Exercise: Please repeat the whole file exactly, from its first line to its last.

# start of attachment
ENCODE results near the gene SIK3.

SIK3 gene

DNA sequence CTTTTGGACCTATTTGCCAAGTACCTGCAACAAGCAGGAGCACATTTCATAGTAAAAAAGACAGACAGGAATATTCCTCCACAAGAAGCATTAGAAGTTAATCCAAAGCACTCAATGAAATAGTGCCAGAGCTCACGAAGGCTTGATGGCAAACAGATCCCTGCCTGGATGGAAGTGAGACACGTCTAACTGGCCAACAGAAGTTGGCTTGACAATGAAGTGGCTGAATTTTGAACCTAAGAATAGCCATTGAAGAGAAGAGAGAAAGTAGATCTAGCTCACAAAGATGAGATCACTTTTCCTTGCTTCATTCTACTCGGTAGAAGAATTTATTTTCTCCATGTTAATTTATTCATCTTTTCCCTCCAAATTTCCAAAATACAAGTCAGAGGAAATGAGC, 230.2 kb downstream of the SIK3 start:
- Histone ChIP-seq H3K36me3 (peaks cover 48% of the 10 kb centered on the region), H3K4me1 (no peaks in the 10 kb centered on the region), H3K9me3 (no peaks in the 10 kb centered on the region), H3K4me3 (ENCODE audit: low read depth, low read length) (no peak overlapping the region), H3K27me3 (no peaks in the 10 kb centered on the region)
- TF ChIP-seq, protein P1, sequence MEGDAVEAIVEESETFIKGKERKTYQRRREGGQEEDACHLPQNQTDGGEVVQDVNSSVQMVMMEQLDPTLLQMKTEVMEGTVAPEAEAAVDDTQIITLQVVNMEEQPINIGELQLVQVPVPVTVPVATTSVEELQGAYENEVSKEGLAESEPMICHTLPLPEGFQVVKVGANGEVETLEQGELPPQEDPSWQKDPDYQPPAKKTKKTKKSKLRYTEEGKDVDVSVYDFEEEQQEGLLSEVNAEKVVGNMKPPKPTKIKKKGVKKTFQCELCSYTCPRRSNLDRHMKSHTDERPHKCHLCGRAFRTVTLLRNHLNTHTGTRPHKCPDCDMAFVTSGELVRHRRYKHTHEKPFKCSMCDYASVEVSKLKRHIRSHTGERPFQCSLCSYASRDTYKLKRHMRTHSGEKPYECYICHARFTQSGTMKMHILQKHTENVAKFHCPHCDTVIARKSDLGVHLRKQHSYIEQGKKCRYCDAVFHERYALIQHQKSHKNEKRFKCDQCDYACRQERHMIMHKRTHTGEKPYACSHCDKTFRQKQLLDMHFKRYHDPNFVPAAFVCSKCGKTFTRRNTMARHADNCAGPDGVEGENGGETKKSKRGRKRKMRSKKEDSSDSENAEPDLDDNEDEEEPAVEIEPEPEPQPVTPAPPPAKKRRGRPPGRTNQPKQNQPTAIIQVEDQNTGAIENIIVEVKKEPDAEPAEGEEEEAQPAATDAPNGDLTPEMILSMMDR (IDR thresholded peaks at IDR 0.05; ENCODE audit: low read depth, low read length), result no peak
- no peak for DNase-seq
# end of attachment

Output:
ENCODE results near the gene SIK3.

SIK3 gene

DNA sequence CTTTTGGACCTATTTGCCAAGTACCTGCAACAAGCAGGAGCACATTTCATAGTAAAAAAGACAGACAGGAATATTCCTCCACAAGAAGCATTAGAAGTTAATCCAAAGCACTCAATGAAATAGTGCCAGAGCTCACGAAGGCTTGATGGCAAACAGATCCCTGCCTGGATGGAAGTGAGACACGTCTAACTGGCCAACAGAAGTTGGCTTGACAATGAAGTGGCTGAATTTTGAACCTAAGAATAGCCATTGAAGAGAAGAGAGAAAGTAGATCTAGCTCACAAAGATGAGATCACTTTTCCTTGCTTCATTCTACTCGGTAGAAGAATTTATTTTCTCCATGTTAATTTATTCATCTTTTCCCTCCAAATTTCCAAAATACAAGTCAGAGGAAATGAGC, 230.2 kb downstream of the SIK3 start:
- Histone ChIP-seq H3K36me3 (peaks cover 48% of the 10 kb centered on the region), H3K4me1 (no peaks in the 10 kb centered on the region), H3K9me3 (no peaks in the 10 kb centered on the region), H3K4me3 (ENCODE audit: low read depth, low read length) (no peak overlapping the region), H3K27me3 (no peaks in the 10 kb centered on the region)
- TF ChIP-seq, protein P1, sequence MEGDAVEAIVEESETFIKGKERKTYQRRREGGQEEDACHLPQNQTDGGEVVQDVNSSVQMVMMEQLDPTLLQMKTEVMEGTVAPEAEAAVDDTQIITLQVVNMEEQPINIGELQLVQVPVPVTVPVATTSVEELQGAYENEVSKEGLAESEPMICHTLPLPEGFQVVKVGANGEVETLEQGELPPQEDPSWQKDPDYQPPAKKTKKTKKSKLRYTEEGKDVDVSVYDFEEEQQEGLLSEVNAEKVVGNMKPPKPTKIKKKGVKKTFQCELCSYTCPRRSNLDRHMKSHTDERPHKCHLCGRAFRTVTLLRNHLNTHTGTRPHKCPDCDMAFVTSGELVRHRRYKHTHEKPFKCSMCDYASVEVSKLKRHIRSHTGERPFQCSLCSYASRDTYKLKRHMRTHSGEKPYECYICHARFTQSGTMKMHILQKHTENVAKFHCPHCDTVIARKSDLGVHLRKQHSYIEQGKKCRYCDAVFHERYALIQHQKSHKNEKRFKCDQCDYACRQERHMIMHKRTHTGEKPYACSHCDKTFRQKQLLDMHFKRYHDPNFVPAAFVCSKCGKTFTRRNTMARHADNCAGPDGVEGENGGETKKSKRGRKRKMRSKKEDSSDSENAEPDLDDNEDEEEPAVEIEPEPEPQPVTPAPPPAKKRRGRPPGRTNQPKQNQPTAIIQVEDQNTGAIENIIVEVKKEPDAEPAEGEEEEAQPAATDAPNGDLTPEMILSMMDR (IDR thresholded peaks at IDR 0.05; ENCODE audit: low read depth, low read length), result no peak
- no peak for DNase-seq